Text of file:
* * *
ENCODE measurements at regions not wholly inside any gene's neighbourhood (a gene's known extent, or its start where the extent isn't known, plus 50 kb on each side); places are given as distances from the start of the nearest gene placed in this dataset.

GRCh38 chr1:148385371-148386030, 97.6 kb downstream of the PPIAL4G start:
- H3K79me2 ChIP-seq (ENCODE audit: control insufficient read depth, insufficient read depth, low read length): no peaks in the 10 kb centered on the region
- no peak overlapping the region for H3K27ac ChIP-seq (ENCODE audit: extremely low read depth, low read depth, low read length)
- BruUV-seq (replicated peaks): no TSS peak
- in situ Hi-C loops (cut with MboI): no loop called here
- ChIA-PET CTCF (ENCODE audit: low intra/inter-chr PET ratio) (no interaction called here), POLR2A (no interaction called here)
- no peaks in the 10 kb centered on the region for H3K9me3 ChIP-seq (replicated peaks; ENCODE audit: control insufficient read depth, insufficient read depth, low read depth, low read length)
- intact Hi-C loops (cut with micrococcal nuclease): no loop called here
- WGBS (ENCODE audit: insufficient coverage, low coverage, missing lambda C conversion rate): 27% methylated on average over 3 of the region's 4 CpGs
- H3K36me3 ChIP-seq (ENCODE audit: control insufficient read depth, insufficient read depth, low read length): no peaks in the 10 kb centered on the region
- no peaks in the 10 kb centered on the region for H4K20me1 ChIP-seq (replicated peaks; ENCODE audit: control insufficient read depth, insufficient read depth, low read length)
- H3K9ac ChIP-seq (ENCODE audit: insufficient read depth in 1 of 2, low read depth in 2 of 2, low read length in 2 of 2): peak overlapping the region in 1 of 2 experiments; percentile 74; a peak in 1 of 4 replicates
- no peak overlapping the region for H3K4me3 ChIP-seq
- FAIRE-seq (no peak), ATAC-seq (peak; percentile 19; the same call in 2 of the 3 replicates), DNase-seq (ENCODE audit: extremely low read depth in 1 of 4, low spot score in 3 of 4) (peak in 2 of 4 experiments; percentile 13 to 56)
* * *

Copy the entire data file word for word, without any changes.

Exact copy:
ENCODE measurements at regions not wholly inside any gene's neighbourhood (a gene's known extent, or its start where the extent isn't known, plus 50 kb on each side); places are given as distances from the start of the nearest gene placed in this dataset.

GRCh38 chr1:148385371-148386030, 97.6 kb downstream of the PPIAL4G start:
- H3K79me2 ChIP-seq (ENCODE audit: control insufficient read depth, insufficient read depth, low read length): no peaks in the 10 kb centered on the region
- no peak overlapping the region for H3K27ac ChIP-seq (ENCODE audit: extremely low read depth, low read depth, low read length)
- BruUV-seq (replicated peaks): no TSS peak
- in situ Hi-C loops (cut with MboI): no loop called here
- ChIA-PET CTCF (ENCODE audit: low intra/inter-chr PET ratio) (no interaction called here), POLR2A (no interaction called here)
- no peaks in the 10 kb centered on the region for H3K9me3 ChIP-seq (replicated peaks; ENCODE audit: control insufficient read depth, insufficient read depth, low read depth, low read length)
- intact Hi-C loops (cut with micrococcal nuclease): no loop called here
- WGBS (ENCODE audit: insufficient coverage, low coverage, missing lambda C conversion rate): 27% methylated on average over 3 of the region's 4 CpGs
- H3K36me3 ChIP-seq (ENCODE audit: control insufficient read depth, insufficient read depth, low read length): no peaks in the 10 kb centered on the region
- no peaks in the 10 kb centered on the region for H4K20me1 ChIP-seq (replicated peaks; ENCODE audit: control insufficient read depth, insufficient read depth, low read length)
- H3K9ac ChIP-seq (ENCODE audit: insufficient read depth in 1 of 2, low read depth in 2 of 2, low read length in 2 of 2): peak overlapping the region in 1 of 2 experiments; percentile 74; a peak in 1 of 4 replicates
- no peak overlapping the region for H3K4me3 ChIP-seq
- FAIRE-seq (no peak), ATAC-seq (peak; percentile 19; the same call in 2 of the 3 replicates), DNase-seq (ENCODE audit: extremely low read depth in 1 of 4, low spot score in 3 of 4) (peak in 2 of 4 experiments; percentile 13 to 56)